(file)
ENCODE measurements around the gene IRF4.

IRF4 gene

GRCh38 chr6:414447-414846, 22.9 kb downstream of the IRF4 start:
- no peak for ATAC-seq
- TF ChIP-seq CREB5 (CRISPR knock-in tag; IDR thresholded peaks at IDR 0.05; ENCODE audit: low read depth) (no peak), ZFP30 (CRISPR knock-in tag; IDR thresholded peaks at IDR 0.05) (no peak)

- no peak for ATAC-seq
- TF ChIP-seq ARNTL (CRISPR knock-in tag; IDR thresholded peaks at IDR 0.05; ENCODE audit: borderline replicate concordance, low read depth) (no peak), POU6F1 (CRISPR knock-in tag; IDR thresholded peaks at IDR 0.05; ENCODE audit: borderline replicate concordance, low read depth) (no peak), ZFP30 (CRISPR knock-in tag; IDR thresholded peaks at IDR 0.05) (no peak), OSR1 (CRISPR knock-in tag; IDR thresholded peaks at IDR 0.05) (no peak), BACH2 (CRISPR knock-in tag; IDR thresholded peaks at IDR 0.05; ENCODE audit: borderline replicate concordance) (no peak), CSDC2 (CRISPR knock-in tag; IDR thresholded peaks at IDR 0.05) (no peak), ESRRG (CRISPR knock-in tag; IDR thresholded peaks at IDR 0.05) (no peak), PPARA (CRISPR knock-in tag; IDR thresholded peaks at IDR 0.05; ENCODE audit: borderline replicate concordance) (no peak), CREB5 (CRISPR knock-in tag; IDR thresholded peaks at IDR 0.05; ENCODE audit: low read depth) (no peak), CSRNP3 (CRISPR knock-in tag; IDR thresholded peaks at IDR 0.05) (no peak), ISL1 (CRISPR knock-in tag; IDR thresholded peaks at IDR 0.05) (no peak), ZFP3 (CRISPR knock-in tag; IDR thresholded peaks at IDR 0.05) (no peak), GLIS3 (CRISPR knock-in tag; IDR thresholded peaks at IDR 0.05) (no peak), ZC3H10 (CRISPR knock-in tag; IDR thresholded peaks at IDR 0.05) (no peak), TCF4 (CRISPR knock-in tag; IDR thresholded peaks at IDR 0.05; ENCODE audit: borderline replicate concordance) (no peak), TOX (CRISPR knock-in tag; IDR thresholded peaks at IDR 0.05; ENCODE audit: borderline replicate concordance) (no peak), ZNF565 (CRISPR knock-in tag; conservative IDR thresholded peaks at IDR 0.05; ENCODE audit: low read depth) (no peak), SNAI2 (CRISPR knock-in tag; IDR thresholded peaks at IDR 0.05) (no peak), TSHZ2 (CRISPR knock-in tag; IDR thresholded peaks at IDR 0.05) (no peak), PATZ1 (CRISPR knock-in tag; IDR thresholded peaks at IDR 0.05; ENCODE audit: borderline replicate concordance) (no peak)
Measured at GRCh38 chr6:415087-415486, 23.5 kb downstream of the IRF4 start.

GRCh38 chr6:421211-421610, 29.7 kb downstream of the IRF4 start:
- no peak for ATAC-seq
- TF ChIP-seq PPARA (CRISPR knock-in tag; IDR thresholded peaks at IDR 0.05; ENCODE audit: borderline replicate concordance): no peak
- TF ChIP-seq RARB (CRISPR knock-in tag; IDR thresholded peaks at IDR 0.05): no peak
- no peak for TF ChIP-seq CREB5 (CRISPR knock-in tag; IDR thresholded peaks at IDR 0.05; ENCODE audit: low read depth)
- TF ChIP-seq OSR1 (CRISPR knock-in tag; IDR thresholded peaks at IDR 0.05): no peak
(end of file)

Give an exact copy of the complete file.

ENCODE measurements around the gene IRF4.

IRF4 gene

GRCh38 chr6:414447-414846, 22.9 kb downstream of the IRF4 start:
- no peak for ATAC-seq
- TF ChIP-seq CREB5 (CRISPR knock-in tag; IDR thresholded peaks at IDR 0.05; ENCODE audit: low read depth) (no peak), ZFP30 (CRISPR knock-in tag; IDR thresholded peaks at IDR 0.05) (no peak)

- no peak for ATAC-seq
- TF ChIP-seq ARNTL (CRISPR knock-in tag; IDR thresholded peaks at IDR 0.05; ENCODE audit: borderline replicate concordance, low read depth) (no peak), POU6F1 (CRISPR knock-in tag; IDR thresholded peaks at IDR 0.05; ENCODE audit: borderline replicate concordance, low read depth) (no peak), ZFP30 (CRISPR knock-in tag; IDR thresholded peaks at IDR 0.05) (no peak), OSR1 (CRISPR knock-in tag; IDR thresholded peaks at IDR 0.05) (no peak), BACH2 (CRISPR knock-in tag; IDR thresholded peaks at IDR 0.05; ENCODE audit: borderline replicate concordance) (no peak), CSDC2 (CRISPR knock-in tag; IDR thresholded peaks at IDR 0.05) (no peak), ESRRG (CRISPR knock-in tag; IDR thresholded peaks at IDR 0.05) (no peak), PPARA (CRISPR knock-in tag; IDR thresholded peaks at IDR 0.05; ENCODE audit: borderline replicate concordance) (no peak), CREB5 (CRISPR knock-in tag; IDR thresholded peaks at IDR 0.05; ENCODE audit: low read depth) (no peak), CSRNP3 (CRISPR knock-in tag; IDR thresholded peaks at IDR 0.05) (no peak), ISL1 (CRISPR knock-in tag; IDR thresholded peaks at IDR 0.05) (no peak), ZFP3 (CRISPR knock-in tag; IDR thresholded peaks at IDR 0.05) (no peak), GLIS3 (CRISPR knock-in tag; IDR thresholded peaks at IDR 0.05) (no peak), ZC3H10 (CRISPR knock-in tag; IDR thresholded peaks at IDR 0.05) (no peak), TCF4 (CRISPR knock-in tag; IDR thresholded peaks at IDR 0.05; ENCODE audit: borderline replicate concordance) (no peak), TOX (CRISPR knock-in tag; IDR thresholded peaks at IDR 0.05; ENCODE audit: borderline replicate concordance) (no peak), ZNF565 (CRISPR knock-in tag; conservative IDR thresholded peaks at IDR 0.05; ENCODE audit: low read depth) (no peak), SNAI2 (CRISPR knock-in tag; IDR thresholded peaks at IDR 0.05) (no peak), TSHZ2 (CRISPR knock-in tag; IDR thresholded peaks at IDR 0.05) (no peak), PATZ1 (CRISPR knock-in tag; IDR thresholded peaks at IDR 0.05; ENCODE audit: borderline replicate concordance) (no peak)
Measured at GRCh38 chr6:415087-415486, 23.5 kb downstream of the IRF4 start.

GRCh38 chr6:421211-421610, 29.7 kb downstream of the IRF4 start:
- no peak for ATAC-seq
- TF ChIP-seq PPARA (CRISPR knock-in tag; IDR thresholded peaks at IDR 0.05; ENCODE audit: borderline replicate concordance): no peak
- TF ChIP-seq RARB (CRISPR knock-in tag; IDR thresholded peaks at IDR 0.05): no peak
- no peak for TF ChIP-seq CREB5 (CRISPR knock-in tag; IDR thresholded peaks at IDR 0.05; ENCODE audit: low read depth)
- TF ChIP-seq OSR1 (CRISPR knock-in tag; IDR thresholded peaks at IDR 0.05): no peak